At other times, however, he simply overextends himself, getting so engrossed in the “forests” of life that he keeps bumping into the “trees.”
Motke Habad was once summoned by the local Polish landowner and told to go to the fair in a neighboring town to purchase a French poodle for the baroness.
“Certainly!” cried Motke, all eagerness. “And how much is your Excellency willing to spend for a first-class French poodle?”
“Up to 20 rubles.”
“Out of the question!” Motke snapped. “For a really first-class French poodle one must pay at least–at least–at least 50 rubles!”
The nobleman tried to dispute this, but Motke was so positive that the other finally yielded. Handing over the 50 rubles, he told Motke to hurry off, whereupon the schlemiel became covered with confusion and stammered: “Yes, Your Excellency, I go, I go. B-But please, Your Excellency, what exactly is a French poodle?”
But for all his misdirected ambition, Motke is not the sort of overreacher one finds in the tragic stories of, say, a Faust or Macbeth. The Motke Habads of Yiddish anecdote always have decidedly smaller goals and their “failures” allow for good cheer on the part of protagonist and reader alike.
Failures of All Sorts
As I have suggested earlier, the schlemiel’s failures come in a variety of sizes and shapes. At times he is the cuckolded one (Shemuleil) or the amateur entrepreneur (Motke). On other occasions, he is the henpecked husband — a fate as much to be feared as cuckoldry and deeply entrenched in a sensibility that had strong leanings toward misogynism. In these stories, the shrewish wife becomes a grotesque symbol of all that the shtetl’s male population unconsciously feared. As always, the laughter that generated from such humor was likely to be terribly uncomfortable, particularly when the fate of the schlemiel looked to be only an exaggeration or two away from their own.
A man was married to a shrew who ordered him around the livelong day. Once, when she had several women friends calling on her, she wanted to show off before them what absolute control she had over her husband.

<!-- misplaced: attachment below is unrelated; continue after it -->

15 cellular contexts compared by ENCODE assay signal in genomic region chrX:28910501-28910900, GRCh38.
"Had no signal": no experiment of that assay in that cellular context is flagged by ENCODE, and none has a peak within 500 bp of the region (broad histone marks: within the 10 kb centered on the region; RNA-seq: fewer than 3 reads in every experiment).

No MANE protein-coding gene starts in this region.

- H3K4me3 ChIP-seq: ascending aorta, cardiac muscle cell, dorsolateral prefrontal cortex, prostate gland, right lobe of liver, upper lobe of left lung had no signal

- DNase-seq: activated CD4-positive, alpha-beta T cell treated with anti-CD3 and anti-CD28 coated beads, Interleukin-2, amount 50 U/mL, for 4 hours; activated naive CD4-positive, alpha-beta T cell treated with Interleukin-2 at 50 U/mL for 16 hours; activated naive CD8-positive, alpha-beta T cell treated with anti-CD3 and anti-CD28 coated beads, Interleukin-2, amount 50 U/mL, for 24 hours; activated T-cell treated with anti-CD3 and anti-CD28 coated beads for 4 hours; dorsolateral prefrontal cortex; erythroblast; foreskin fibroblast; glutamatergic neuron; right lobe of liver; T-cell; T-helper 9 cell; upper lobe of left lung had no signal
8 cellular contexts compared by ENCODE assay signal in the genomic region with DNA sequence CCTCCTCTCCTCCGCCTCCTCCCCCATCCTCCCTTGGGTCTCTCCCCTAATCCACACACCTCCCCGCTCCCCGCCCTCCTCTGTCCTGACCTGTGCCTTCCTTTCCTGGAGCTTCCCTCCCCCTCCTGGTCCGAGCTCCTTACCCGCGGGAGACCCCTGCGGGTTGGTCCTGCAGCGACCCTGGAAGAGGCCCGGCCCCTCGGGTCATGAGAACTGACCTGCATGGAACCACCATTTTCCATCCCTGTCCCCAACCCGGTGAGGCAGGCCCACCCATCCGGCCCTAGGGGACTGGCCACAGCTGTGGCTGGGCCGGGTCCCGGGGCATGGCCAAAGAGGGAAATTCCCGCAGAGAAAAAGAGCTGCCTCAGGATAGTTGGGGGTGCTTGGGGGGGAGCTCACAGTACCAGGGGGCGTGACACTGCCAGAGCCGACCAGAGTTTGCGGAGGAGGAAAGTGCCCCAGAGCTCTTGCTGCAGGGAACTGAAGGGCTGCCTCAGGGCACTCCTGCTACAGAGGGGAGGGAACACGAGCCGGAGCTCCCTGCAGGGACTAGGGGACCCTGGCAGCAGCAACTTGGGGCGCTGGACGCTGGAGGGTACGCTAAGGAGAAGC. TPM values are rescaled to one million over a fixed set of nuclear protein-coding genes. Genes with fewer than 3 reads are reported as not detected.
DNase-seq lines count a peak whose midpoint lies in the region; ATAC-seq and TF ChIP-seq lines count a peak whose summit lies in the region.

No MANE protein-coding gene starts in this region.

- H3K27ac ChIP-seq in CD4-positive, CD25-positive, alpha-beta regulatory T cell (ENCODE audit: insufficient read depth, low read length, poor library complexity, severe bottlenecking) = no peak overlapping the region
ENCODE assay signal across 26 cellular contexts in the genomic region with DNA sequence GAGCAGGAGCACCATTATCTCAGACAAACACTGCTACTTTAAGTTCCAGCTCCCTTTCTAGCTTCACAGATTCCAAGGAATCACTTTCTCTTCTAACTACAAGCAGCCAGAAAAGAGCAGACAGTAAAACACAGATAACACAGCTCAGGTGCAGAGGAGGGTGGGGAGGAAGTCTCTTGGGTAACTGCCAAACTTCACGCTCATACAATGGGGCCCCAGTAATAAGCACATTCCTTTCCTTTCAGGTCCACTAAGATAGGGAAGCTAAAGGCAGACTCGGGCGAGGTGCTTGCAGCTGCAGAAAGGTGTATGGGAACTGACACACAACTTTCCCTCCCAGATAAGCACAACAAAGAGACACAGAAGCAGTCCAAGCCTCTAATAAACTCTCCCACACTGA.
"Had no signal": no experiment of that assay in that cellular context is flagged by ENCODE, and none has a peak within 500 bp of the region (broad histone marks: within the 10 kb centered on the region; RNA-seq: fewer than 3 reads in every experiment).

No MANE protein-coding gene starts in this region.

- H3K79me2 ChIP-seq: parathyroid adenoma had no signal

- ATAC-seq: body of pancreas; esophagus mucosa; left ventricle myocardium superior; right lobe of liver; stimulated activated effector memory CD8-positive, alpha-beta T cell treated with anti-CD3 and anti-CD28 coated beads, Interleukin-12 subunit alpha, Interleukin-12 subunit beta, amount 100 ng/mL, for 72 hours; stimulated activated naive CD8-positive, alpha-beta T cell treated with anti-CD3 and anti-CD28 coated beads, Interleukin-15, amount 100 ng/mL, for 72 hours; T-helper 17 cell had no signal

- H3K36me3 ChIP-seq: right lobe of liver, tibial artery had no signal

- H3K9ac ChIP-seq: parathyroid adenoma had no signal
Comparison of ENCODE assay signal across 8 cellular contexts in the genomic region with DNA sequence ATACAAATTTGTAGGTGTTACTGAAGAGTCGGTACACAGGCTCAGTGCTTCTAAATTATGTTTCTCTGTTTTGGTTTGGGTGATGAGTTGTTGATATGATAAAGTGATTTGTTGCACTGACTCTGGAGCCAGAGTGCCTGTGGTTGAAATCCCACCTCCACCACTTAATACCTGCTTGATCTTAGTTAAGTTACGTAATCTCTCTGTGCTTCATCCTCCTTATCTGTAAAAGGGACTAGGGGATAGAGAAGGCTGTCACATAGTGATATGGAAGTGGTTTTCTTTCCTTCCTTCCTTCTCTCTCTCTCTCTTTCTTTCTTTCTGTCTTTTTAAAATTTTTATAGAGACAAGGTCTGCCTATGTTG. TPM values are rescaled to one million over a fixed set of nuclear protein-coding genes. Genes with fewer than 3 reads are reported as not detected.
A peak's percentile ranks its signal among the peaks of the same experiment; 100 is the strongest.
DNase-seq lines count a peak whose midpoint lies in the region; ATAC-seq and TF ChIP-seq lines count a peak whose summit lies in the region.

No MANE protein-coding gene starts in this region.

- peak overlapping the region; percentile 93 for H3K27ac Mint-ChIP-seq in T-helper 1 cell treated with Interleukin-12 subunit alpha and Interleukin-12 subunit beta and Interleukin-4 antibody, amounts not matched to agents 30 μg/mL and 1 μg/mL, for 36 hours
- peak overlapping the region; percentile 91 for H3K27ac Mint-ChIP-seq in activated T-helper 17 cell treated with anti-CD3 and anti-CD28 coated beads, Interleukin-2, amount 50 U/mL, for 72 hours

“Schlemiel,” she ordered, “get under that table!”
Without a word the man crawled under the table.
“Now, schlemiel, come out!” she commanded again.
“I won’t, I won’t” he defied her angrily. “I’ll show you I’m still master in this house!”
The official religion may have talked about the nobility of their suffering, the God-given character of their mission, etc., but as Mr. Clement Greenberg has suggested: “When religion began to lose its capacity, even among the devout, to impose dignity and trust on daily life, the Jew was driven back on his sense of humor.”
Humor as Weapon
It was Yiddish — rather than Hebrew -0 which emerged in the lands of the Diaspora as the language of daily living…. It was primarily a folk tongue, a perfect vehicle for the cultural values known as Yiddishkeit and the continued survival of the species. If the “goyim” could boast of armies and power, the shtetl Jewry could offer up sharp retorts by way of putting things into perspective. Jewish humor, then, was a way of building in a certain amount of victory.
In the face of world’s injustice — and, at times, even God’s — the shtetl Jew solidly maintained his innocence. As a people, they often characterized themselves as luckless schlimmazzels.
At the same time, however, they also saw the schlemiel’s ineptitude in socioeconomic matters as an extended metaphor of their own. Far from being a symbolic shorthand for the masochistic preoccupations of the Jewish psyche (as Freud and Reik tended to see it), the schlemiel was a point of reference for the community which surrounded him. As the acknowledged “fool,” he was free to criticize in a way that those with more vested interest in the “realities” could not. Because he was a character of ineptitude, a humbling misrepresenter of reality, his comic victimhood helped to sustain those who were only partially schlemiels. Jewish humor is often described as a “laughter through tears,” and in both the recognition and definable distance between the schlemiel and the average shtetl dweller there was plenty of room for both possibilities.
In some sense, every shtetl Jew was a schlemiel–at least to the extent that he could identify with those who had a hand in their own undoing. Max Nordau’s term luftmentsh (literally “air-man”) suggests that such shtetl residents lived on “air,” continually hatching up schemes that had no substance.
On the other hand, the schlemiel is often portrayed as a character who is totally unaware of his folly and, in this sense, he allows for a sort of one-upsmanship on the part of his audience. After all, it is nobody’s fault if a man is a schlimmazzel. He is genuinely deserving of pity. But a schlemiel–well, him you could laugh at!
Pronounced: shTETTull, Origin: Yiddish, a small town or village with a large Jewish population existing in Eastern or Central Europe in the 19th and early-to-mid 20th century.